Ipswich tower cladding to be removed
CLADDING ON the St Francis Tower in the city will be removed from next week, in order to ‘mitigate risk’ of a serious fire.
Ipswich Star reported on the impending removal of cladding from the tower in Ipswich, ‘Suffolk’s tallest occupied block of flats’, with the process to begin next week according to the building’s management company Block Management UK Ltd. The company took over the building two years ago, and commissioned fire risk assessments, which found that the cladding should be stripped to ‘mitigate risk’, with residents of the 116 apartments assured that their ‘safety is paramount’.
The process of removing the cladding should take ‘six to eight weeks’, with so called “crash-deck” scaffolding being fitted first, and the company’s director David Collinson stated that ‘where we’re at as of today, effectively, is the cladding is coming off and it’s coming off imminently’, while operations director Simon Matthews explained that the cladding is not the same as was used on Grenfell Tower, but that the decision to remove it is a ‘big one’ for the company’s owner.
He added that it was the ‘combination of the cladding that’s in place, with the insulation, and overall installation’ that was under scrutiny, while a company statement added that ‘resident safety is paramount to Block Management UK Ltd. The tragedy of Grenfell changed everything relating to the safety of residents, particularly those residing in high rise blocks.
‘To date we have implemented every mitigating safety measure that we were advised or instructed to put in place arising from findings of third party reports’. Residents were sent letters about the removal and inviting them to an information meeting next month, with Mr Collinson and Mr Matthews adding that the latest ‘in a long line of detailed correspondence’ meant that ‘from the very start, leaseholders and residents have been kept fully aware’.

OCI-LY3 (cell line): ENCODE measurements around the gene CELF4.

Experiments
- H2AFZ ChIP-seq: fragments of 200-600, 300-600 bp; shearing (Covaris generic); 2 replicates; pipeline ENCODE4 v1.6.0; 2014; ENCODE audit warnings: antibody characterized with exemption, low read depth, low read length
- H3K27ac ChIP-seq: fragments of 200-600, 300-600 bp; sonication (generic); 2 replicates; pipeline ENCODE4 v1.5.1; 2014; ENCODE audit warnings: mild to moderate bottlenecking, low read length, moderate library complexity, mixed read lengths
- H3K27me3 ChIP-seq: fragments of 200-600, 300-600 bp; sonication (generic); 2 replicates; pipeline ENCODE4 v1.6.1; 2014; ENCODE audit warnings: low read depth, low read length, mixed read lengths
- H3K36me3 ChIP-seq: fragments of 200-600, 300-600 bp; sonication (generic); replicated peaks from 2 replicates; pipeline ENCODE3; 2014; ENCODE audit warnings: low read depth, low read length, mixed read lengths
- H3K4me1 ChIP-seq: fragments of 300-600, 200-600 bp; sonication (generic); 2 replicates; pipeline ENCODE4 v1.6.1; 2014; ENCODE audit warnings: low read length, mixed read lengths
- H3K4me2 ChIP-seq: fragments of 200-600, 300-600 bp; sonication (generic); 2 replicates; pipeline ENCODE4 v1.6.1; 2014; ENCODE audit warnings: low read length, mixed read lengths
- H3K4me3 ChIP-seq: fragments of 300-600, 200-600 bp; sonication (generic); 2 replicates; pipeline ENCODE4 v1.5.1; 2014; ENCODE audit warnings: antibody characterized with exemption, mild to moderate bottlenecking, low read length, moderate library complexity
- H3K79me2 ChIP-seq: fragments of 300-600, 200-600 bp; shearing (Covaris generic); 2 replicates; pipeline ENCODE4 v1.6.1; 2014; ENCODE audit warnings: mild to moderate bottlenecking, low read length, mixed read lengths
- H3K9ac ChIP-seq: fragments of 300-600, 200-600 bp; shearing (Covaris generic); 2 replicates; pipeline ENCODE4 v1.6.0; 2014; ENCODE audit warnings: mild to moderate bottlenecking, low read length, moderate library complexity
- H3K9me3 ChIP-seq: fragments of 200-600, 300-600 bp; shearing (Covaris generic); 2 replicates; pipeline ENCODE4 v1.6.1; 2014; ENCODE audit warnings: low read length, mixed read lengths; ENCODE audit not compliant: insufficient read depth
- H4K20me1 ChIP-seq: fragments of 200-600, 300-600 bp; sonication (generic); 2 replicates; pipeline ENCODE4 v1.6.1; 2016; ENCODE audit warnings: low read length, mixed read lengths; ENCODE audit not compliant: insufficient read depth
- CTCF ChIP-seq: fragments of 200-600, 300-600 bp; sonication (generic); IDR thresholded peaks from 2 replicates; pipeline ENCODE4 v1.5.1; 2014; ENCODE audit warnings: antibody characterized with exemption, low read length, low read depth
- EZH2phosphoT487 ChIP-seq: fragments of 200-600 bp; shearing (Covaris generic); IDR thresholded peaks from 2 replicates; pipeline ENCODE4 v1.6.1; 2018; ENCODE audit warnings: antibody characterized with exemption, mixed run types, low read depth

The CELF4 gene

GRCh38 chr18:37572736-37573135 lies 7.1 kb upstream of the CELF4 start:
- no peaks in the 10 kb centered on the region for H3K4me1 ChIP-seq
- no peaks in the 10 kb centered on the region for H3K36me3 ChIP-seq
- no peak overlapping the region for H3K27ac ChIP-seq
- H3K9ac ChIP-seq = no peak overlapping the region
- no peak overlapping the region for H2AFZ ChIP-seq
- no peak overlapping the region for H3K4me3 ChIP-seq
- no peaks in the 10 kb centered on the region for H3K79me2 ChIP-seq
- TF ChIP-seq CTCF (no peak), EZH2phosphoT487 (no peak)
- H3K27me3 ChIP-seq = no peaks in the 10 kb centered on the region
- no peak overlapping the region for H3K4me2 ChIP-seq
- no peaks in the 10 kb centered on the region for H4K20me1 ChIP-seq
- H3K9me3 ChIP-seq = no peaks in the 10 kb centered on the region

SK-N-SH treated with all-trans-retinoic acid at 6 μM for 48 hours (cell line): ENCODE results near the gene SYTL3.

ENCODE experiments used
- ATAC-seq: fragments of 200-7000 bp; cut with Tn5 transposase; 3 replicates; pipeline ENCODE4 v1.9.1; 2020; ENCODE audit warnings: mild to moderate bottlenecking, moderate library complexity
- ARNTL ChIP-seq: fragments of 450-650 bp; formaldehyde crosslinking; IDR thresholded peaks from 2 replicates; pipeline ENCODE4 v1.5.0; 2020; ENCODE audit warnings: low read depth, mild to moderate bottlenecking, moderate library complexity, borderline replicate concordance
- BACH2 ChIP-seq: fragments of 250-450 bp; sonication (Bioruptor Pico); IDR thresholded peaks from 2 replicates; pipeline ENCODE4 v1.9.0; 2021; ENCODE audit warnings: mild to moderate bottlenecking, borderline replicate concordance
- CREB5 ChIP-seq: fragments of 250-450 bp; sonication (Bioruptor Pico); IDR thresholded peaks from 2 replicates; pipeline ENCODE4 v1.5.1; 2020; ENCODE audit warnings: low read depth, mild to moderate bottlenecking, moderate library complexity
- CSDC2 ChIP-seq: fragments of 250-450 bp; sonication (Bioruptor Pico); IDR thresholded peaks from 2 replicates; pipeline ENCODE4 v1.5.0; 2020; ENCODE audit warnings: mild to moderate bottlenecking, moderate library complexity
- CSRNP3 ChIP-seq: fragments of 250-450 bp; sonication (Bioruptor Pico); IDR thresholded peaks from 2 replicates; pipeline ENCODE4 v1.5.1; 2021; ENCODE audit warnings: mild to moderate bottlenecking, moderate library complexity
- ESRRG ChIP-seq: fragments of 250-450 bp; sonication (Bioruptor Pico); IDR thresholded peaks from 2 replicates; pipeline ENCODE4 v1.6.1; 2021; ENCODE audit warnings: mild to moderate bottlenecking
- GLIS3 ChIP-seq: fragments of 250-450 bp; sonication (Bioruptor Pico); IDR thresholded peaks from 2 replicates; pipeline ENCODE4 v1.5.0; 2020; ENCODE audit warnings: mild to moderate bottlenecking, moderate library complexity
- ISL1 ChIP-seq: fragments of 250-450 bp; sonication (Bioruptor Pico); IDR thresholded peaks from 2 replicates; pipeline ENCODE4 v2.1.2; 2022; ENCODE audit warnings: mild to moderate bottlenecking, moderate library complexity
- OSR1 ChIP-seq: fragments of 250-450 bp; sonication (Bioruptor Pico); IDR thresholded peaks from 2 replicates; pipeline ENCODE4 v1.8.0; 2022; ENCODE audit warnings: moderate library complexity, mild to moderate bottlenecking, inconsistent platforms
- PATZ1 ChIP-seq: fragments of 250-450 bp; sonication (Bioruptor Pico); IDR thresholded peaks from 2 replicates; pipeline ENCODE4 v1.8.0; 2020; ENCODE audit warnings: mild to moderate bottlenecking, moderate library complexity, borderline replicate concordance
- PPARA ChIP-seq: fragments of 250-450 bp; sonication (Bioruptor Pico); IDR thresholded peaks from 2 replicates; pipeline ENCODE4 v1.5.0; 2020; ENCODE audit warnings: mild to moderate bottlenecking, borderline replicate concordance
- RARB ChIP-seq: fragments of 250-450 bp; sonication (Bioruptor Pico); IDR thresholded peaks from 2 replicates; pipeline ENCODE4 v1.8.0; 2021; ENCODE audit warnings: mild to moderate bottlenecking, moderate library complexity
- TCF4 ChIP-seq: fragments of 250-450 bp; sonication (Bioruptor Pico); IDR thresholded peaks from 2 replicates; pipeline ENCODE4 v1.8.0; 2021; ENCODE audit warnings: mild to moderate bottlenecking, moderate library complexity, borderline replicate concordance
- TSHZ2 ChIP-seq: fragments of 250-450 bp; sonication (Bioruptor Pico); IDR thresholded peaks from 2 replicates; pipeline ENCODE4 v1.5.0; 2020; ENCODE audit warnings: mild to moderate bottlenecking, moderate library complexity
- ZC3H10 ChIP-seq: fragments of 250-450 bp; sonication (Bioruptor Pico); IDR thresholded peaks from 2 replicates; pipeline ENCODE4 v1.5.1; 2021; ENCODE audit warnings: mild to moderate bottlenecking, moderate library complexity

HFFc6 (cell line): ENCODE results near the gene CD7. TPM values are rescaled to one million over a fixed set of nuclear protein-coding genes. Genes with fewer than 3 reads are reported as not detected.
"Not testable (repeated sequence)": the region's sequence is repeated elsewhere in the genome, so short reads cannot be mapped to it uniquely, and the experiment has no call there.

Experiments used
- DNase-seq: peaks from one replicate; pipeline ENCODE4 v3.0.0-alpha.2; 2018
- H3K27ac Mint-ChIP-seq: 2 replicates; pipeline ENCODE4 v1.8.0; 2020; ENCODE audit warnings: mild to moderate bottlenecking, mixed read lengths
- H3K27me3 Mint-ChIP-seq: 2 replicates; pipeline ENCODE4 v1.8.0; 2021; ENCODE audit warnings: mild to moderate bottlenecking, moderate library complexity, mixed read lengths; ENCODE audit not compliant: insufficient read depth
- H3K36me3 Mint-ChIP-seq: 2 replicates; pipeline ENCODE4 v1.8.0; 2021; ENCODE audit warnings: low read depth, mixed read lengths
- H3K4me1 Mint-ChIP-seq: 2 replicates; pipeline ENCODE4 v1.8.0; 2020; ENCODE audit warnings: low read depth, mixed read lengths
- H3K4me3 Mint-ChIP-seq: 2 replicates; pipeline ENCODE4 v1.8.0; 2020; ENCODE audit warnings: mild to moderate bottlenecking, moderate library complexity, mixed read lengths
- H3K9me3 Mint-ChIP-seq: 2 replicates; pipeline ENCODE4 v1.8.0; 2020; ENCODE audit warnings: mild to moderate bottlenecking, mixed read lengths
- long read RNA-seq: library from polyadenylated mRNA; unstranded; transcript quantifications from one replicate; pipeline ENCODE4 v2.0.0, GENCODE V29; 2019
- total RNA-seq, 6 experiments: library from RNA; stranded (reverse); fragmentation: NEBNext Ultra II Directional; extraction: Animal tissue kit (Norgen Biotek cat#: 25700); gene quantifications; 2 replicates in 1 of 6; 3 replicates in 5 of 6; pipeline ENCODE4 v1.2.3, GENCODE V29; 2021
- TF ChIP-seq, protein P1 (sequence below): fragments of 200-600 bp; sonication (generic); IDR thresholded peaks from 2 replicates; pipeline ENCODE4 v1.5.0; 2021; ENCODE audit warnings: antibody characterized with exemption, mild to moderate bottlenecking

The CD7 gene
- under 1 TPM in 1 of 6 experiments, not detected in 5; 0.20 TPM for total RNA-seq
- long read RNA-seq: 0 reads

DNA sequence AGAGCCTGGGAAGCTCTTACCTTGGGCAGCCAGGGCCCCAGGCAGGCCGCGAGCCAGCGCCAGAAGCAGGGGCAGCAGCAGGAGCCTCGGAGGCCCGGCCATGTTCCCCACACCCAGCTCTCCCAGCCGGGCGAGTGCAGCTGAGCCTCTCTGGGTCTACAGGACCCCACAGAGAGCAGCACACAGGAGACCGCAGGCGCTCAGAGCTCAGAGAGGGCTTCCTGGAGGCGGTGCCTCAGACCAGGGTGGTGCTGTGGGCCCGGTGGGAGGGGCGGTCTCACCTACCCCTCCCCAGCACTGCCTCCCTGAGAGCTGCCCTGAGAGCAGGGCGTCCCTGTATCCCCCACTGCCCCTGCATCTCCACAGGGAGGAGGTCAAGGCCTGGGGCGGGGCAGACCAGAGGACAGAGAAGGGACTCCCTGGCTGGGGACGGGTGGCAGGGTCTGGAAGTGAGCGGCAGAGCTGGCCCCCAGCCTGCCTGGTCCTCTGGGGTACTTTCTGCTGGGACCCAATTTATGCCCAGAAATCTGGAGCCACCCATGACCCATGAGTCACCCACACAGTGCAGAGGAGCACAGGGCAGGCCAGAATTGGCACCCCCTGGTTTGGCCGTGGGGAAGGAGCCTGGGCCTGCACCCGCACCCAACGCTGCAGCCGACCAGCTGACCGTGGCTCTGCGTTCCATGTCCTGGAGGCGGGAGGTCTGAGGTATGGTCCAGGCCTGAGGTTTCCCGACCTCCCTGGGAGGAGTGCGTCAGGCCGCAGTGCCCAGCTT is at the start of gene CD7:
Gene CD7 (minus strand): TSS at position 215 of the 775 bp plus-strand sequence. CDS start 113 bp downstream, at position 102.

There were however ‘no immediate plans’ to replace the cladding, with an ‘extensive review’ to take place once it is removed, and the company said that it welcomed calls, letters and emails from residents, while a member of its team ‘will always be on hand to answer any questions’. A few hours after the Grenfell Tower fire occurred, those in charge of the tower held a meeting to review fire safety, with the block built in 1962 and ‘extensively refurbished’ 12 years ago.
Cladding was sent off for testing by the government, confirming it was not aluminium composite material (ACM), but further checks on the building included an ‘intrusive’ fire risk assessment, a compartmentation report and an examination of the cladding, which altogether concluded the cladding should be removed. ‘Mitigating’ safety measures were installed while awaiting test results, with owners working alongside Ipswich Borough Council and Suffolk Fire and Rescue Service (SFRS).
These measures included a four man waking watch equipped with air horns to ‘safely simultaneously evacuate people floor by floor; fire extinguishers installed throughout the building; information events and meetings; repair of a damaged external vent to the laundry room; up to date fire action notices posted to all residents; and details of emergency fire procedures ‘clearly displayed’ on notice boards on each floor in different languages.
SFRS’ chief fire officer Mark Hardingham stated that the service has ‘worked closely’ with several high rise owners in Suffolk since Grenfell to offer advice and guidance, and noted: ‘We have been supporting them, and other organisations involved with St Francis Tower, with advice based on the national guidance provided by the Ministry of Housing, Communities and Local Government.’
A spokesman for Ipswich Borough Council noted in turn that the building owner and management company ‘have worked well’ with the council and SFRS to address the identified issues, and stated: ‘We are monitoring the situation regarding fire safety at St Francis Tower closely and in liaison with SFRS.’